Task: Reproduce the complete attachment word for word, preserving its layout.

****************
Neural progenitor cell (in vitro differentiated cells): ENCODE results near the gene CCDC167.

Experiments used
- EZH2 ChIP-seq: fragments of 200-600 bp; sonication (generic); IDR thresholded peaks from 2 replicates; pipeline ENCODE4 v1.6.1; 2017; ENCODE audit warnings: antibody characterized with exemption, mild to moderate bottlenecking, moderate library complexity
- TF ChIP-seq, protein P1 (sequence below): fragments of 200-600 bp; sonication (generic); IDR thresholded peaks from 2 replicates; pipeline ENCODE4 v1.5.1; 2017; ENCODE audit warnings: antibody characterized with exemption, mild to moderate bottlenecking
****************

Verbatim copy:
Neural progenitor cell (in vitro differentiated cells): ENCODE results near the gene CCDC167.

Experiments used
- EZH2 ChIP-seq: fragments of 200-600 bp; sonication (generic); IDR thresholded peaks from 2 replicates; pipeline ENCODE4 v1.6.1; 2017; ENCODE audit warnings: antibody characterized with exemption, mild to moderate bottlenecking, moderate library complexity
- TF ChIP-seq, protein P1 (sequence below): fragments of 200-600 bp; sonication (generic); IDR thresholded peaks from 2 replicates; pipeline ENCODE4 v1.5.1; 2017; ENCODE audit warnings: antibody characterized with exemption, mild to moderate bottlenecking